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GOING THE DISTANCE

"FIRST RIDE 2010"


by Genghis


PHOTO BY GENGHIS








It's been a weird and eventful weather year, pockmarked by unending blizzards, one snowstorm following the last, nose to tail. Hey man, I gotcher global warming right heah, ya know what I mean? Looks like the climate change alarmists' theories have come undone by inaccurate predictions based on questionable data, aided and abetted by the suppression of exculpatory evidence by head alarmist scientists. Global warming has become a quasi-religion to the left. Any hint that there's a lack of scientific consensus on the legitimacy of global warming, is met with a proselytizing fervor worthy of any Islamic radical. That was on my mind last night as the latest inclement weather struck America's northeast. This time around, it was a Noah's Ark category of precipitation. Untold inches of rain fell yesterday in the New York City area and beyond. Man, how can any biker's mind be on riding given the circumstances? Now for a biker, that's a real "climate crisis" fer sure. Yet, that urge for the first ride of the year rears its insistent head at the most inopportune of times. That's what I felt last night. This morning however, things were lookin' up. There was a light rain as I sipped my coffee at 4:30 A.M. It looked good for waking up my stroker shovel "Mabel" today, for her inaugural exercise for 2010. Hey Gorgeous, wake up! There are few events in life as joyous as a biker's first ride of the year. Just think about what straights are missing, man. I'll tell ya what, man---the First Ride Of The Year oughta be declared a national holiday! Was today, the day?

There was only a light rain tinkling on the 21st floor windows of my apartment in New York's Lower Beast Side this morning. Looked promising. Man, I was fired up! Gonna ride, baby! My Harley 74 was waiting patiently in her outdoor parking lot. I didn't have to grab my helmet on the way to the parking lot. We keep our F-150 "Amy" in the same lot as Mabel, so the truck seconds as a storage facility for bike stuff. Oil, chain lube, the helmets and all kinds of bike-related paraphernalia are stored in Amy's cab. Makes everything more convenient. All I've gotta drag to the bike is my ass. I left the pad and wouldn't ya know it, as soon as I stepped outside, the heavens opened up with a ginormous flash thunderstorm. I've heard of Harley Thunder, but this was ridiculous. God may ride a Harley, but it wasn't Harley 60 weight raining down on my head. It felt more like the entire contents of the Hudson River. My bike's parking lot is only three blocks from my house, but by the time I reached the lot's gate, I was drenched by the deluge. What was warm and fuzzy one minute---the thought of 2010's first ride spent in a pleasant drizzle---became cold and hard-edged by the time I got Mabel's cover off. Mabel even looked cold and unwilling, like she was being dragged out of bed from under some warm and toasty covers. I guess that was my imagination though, as she fired right up. I've gotta say that I'm impressed with this version of her battery. It's a Harley AGM battery that's entering its fourth year of service. That may or may not be a record for Mabel's battery history.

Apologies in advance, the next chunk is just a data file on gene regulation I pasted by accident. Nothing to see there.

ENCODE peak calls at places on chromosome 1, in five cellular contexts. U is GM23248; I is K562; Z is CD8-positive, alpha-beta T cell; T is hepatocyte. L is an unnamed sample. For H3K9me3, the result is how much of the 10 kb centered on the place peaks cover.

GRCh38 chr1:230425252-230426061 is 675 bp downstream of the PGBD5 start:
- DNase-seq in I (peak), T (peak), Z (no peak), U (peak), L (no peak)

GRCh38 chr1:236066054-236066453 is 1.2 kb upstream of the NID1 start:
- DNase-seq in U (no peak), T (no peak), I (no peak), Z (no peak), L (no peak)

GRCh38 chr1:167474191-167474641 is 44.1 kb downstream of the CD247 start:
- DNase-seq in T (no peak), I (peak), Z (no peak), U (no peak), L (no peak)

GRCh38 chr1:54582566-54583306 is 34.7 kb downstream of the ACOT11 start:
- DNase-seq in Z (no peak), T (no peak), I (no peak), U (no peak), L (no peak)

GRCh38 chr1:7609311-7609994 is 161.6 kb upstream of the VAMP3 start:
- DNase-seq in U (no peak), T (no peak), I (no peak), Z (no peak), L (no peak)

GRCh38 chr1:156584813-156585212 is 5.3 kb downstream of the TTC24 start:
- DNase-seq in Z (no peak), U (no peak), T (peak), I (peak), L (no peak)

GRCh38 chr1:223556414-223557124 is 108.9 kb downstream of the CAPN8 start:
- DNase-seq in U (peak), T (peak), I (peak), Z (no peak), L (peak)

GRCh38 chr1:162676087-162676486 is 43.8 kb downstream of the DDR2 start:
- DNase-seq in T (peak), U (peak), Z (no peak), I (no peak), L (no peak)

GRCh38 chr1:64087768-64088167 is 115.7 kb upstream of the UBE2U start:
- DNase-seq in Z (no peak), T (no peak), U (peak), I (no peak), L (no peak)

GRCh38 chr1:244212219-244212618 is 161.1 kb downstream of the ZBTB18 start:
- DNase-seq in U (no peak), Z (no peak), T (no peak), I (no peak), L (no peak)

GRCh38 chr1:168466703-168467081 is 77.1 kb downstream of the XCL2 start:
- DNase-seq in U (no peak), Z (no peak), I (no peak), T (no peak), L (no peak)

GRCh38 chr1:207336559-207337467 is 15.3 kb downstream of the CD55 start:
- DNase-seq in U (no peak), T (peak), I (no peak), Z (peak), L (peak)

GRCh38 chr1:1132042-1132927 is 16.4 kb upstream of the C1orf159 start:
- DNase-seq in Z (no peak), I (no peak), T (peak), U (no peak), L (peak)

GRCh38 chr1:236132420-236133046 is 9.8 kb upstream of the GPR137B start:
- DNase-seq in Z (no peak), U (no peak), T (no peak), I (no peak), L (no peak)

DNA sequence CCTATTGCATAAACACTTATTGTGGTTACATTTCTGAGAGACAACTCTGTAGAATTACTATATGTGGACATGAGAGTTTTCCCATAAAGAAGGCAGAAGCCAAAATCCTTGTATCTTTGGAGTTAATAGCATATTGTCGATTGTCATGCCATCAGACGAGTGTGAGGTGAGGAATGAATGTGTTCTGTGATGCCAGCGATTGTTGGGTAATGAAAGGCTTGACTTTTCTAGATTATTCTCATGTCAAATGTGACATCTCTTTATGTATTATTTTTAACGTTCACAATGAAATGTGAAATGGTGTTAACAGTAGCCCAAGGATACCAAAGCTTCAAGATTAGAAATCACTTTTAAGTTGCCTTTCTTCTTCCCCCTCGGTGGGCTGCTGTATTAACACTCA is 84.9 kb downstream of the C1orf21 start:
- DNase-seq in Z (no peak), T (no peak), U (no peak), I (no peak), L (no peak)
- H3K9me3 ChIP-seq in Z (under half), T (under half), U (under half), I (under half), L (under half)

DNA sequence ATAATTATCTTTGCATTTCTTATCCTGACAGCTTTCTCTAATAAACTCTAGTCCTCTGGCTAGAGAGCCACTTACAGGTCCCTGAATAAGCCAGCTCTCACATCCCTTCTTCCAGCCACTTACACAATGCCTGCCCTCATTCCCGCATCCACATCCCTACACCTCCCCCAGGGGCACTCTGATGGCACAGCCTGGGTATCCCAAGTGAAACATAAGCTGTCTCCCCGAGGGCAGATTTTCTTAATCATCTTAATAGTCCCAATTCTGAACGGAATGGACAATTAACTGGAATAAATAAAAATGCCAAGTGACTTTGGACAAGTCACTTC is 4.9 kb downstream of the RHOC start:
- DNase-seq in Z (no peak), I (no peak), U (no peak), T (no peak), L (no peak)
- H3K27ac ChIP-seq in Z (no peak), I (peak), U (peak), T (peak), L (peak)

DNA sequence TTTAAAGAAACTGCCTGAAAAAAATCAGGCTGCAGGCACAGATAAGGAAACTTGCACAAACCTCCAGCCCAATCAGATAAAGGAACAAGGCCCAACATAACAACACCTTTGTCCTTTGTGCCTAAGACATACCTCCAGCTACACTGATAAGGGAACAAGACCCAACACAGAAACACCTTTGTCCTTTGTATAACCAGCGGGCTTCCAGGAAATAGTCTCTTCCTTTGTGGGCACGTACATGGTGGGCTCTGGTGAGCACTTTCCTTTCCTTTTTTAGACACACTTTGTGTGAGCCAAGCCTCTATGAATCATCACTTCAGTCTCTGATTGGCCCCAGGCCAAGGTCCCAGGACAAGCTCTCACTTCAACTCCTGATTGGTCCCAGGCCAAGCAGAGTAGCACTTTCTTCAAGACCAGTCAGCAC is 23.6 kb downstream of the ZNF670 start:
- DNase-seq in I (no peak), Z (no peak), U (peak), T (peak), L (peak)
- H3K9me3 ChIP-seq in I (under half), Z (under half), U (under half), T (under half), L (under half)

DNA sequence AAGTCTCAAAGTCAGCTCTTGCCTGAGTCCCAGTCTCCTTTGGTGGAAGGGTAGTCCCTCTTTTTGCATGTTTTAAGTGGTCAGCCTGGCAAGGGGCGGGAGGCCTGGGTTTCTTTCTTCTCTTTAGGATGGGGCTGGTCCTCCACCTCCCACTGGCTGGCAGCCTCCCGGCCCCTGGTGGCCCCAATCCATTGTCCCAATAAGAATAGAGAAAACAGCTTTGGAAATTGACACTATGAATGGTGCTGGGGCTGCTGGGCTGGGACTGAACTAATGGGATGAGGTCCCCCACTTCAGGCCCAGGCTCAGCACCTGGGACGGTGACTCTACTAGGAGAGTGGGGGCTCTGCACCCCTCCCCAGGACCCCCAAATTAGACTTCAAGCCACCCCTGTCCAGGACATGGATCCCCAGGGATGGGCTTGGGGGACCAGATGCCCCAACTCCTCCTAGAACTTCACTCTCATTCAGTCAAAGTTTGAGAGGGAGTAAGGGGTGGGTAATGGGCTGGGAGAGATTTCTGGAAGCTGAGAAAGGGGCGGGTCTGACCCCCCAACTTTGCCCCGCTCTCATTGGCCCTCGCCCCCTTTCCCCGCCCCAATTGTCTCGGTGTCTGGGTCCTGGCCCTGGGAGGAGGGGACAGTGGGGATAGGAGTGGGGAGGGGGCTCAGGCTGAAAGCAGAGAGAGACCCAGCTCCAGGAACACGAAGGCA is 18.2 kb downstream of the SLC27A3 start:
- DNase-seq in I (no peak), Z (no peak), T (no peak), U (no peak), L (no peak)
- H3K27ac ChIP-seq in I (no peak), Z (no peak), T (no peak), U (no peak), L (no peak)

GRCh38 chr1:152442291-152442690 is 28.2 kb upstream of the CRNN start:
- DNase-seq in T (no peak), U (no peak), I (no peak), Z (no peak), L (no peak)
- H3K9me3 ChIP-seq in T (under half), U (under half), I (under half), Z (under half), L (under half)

Still, I was purely ecstatic just being in Mabel's running saddle after three months of no-riding. I've been riding for forty-two years, twenty-five of 'em on my righteous shovelhead, and it's still a sweaty-palm and dry-mouth type of thrill when I turn the bike over for the first time in a new year. That's 42 consecutive annual thrills I've experienced in my lifetime, all of 'em faithful digital copies of the very first time in 1968. How fantastic is it that we as bikers get to replicate this bliss every year? Life is good when you're a biker. It's always the same no matter how old I get. The anticipation builds into a crescendo of "gotta ride, man!" until the fateful day, and the predestined moment arrives, heralded by the hard bark of a Harley exhaust. Not to be maudlin about it, but I'll be honest about what I said to my bike as we blasted away from the parking lot. I said...."Mabel, I love you so much...." That old adage about the defintion of love being like the feeling we get about our motorcycles, is true. On this first ride of 2010, I almost didn't care about the rain, which had slowed by the time I we hit the highway running, except....that the wind and rain hitting my exposed face (I should've worn the ski mask) soon froze that apathy right outta me. At least I had my three-buck hardware store goggles on. I'll tell ya what, though. As cold and wet as the first ride for the year was, it felt just great to put Mabel through her paces, to hear the growl of her motor, to feel the Earth move under us, motorvated by 86 cubic inches of Shovel Power. Imagine that! Mabel's an Earth Mover. Talk about heavy-duty earth-moving equipment. Later.

FINITO